Then Battle's brigade was ordered on picket duty two miles beyond Middletown. Marched over twenty miles during the day.
August 12th—Left the picket-post, marched through Strasburg, and halted at our old camp near Barb's tannery, on the Back road. At night the Twelfth Alabama went again on picket.
August 13th—The brigade was in order of battle in the hot sun all day.
August 14th—Still in line of battle. Rude breastworks of rails were thrown up, but the enemy kept aloof. Although we have thrown up scores of earthworks, we have never been called upon to fight behind them.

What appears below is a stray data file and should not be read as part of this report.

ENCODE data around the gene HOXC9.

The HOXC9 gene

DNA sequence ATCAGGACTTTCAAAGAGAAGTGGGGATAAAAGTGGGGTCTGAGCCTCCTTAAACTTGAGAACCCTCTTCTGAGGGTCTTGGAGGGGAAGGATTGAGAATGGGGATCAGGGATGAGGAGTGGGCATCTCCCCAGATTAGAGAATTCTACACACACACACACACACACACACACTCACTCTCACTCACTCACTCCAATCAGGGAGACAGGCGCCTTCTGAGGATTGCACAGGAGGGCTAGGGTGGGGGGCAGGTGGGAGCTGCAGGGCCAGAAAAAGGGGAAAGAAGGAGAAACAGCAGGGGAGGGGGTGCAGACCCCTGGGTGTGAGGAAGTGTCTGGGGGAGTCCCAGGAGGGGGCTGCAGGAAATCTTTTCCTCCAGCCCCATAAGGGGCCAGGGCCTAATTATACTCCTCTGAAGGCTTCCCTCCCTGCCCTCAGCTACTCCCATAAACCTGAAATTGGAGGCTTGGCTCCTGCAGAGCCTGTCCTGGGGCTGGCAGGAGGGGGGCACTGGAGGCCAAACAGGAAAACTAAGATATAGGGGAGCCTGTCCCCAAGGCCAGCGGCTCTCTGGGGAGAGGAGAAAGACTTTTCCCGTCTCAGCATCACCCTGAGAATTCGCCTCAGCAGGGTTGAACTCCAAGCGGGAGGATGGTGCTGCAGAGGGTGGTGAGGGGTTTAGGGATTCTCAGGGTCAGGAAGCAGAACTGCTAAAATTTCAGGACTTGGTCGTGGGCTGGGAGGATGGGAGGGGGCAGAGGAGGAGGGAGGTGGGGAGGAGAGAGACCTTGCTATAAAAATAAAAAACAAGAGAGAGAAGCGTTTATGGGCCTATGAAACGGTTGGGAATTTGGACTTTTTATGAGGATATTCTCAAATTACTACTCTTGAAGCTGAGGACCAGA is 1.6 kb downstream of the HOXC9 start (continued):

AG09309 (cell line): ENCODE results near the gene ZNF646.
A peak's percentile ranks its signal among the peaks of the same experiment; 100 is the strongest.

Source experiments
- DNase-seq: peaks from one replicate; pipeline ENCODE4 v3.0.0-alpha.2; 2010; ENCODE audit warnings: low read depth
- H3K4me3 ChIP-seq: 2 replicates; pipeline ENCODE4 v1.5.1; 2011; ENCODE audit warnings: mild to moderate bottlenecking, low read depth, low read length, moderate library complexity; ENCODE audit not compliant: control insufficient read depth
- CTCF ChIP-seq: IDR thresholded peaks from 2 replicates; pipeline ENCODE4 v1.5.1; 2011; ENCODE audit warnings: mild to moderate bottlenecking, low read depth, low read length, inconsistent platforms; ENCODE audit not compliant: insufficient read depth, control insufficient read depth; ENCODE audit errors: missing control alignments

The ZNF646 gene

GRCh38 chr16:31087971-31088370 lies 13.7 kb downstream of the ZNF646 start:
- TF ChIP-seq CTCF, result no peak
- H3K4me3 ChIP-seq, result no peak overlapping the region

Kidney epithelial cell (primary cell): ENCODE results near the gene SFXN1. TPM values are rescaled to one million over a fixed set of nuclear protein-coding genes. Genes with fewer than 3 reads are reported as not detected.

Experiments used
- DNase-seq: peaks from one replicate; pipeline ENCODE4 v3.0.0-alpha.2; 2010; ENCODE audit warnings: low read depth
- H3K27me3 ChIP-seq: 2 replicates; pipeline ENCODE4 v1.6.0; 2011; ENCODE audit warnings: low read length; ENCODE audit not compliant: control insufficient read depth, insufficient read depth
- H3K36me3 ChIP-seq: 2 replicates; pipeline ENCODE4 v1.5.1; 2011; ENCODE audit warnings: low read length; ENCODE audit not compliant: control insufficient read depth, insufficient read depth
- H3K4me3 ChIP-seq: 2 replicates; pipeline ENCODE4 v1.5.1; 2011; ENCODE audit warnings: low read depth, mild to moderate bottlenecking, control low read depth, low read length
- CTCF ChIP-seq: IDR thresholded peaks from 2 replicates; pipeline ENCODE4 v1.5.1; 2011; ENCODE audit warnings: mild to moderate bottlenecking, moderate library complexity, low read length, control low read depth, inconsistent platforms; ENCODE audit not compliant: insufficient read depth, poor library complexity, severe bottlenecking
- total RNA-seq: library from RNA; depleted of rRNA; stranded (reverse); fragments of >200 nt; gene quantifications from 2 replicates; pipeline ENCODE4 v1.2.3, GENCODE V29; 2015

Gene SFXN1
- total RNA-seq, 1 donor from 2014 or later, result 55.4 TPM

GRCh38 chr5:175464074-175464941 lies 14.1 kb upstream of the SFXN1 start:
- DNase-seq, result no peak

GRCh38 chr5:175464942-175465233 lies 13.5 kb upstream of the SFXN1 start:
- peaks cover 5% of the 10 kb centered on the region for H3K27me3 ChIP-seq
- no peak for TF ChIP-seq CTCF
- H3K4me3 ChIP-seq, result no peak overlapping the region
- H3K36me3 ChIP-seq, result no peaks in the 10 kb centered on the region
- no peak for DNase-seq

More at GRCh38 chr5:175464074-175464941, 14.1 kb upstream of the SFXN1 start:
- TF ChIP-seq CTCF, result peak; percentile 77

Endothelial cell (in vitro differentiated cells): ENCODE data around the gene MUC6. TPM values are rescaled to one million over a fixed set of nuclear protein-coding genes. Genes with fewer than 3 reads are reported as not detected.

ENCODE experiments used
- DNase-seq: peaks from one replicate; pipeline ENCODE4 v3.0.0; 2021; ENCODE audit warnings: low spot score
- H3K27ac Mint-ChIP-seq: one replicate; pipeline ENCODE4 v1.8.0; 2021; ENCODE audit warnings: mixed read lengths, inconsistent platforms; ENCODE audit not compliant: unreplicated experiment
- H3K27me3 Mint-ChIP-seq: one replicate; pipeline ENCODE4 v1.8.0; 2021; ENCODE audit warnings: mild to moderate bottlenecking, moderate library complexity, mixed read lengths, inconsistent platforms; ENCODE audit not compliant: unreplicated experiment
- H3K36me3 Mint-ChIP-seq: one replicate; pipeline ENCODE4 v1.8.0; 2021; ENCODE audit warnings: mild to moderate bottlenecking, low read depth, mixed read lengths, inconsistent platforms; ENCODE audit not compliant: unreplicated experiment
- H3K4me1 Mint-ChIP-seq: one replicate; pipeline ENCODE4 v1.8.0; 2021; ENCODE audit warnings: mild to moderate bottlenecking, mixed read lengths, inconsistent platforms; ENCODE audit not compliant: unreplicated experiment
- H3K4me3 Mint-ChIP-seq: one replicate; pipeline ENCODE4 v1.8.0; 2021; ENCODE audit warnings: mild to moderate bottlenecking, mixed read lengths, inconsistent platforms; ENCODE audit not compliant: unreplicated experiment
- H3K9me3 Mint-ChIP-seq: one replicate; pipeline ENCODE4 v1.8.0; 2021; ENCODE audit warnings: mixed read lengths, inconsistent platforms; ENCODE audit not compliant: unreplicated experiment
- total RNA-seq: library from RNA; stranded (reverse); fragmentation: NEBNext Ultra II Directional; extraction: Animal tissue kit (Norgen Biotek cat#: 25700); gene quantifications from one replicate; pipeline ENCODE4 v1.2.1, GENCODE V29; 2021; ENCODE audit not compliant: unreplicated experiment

August 17th—Left our post for Winchester, and on our route saw where several large barns, loaded with wheat, corn and hay, had been burnt by order of General Sheridan. One large flouring mill, of great necessity to the locality, had also been destroyed. I suppose Sheridan proposes to starve out the citizens, or rather the women and children of the Valley (for the men are in the army), as well as Early's troops. Grant and he have resolved to make this fertile Valley a desert, and, as they express it, cause it "to be so desolate that the birds of passage cannot find enough to subsist upon." This is a very ungenteel and ungenerous return for the very humane manner in which General Lee conducted his Pennsylvania campaign last year, and for the very kind treatment of the citizens of Maryland and Pennsylvania by General Early and his command recently. Such warfare is a disgrace to civilization; but I suppose that Irish-Yankee Sheridan and that drunken butcher and tanner, Grant, have little comprehension of sentiments of humanity or Christianity. Breckinridge and Gordon whipped out the Yankees badly to-day in some severe skirmishing. Rodes, for a wonder, was not engaged. My good mother says Rodes' division is in every battle her papers mention, and that such expressions as "Rodes bore the brunt of the battle," "Rodes began the action," "Rodes' command suffered severely in killed and wounded," "Rodes' division led the advance," or "Rodes conducted the retreat, serving as rear guard," are constantly in the telegraphic column, and to be found in "Letters from War Correspondents." It is true that our gallant and beloved Major-General is usually foremost at the post of honor and danger. He is ably seconded by his efficient adjutants, Major H. A. Whiting and Major Green Peyton. Reinforcements from Longstreet's corps have reached us, and vigorous work may be expected. Lieutenant-General Anderson is in command.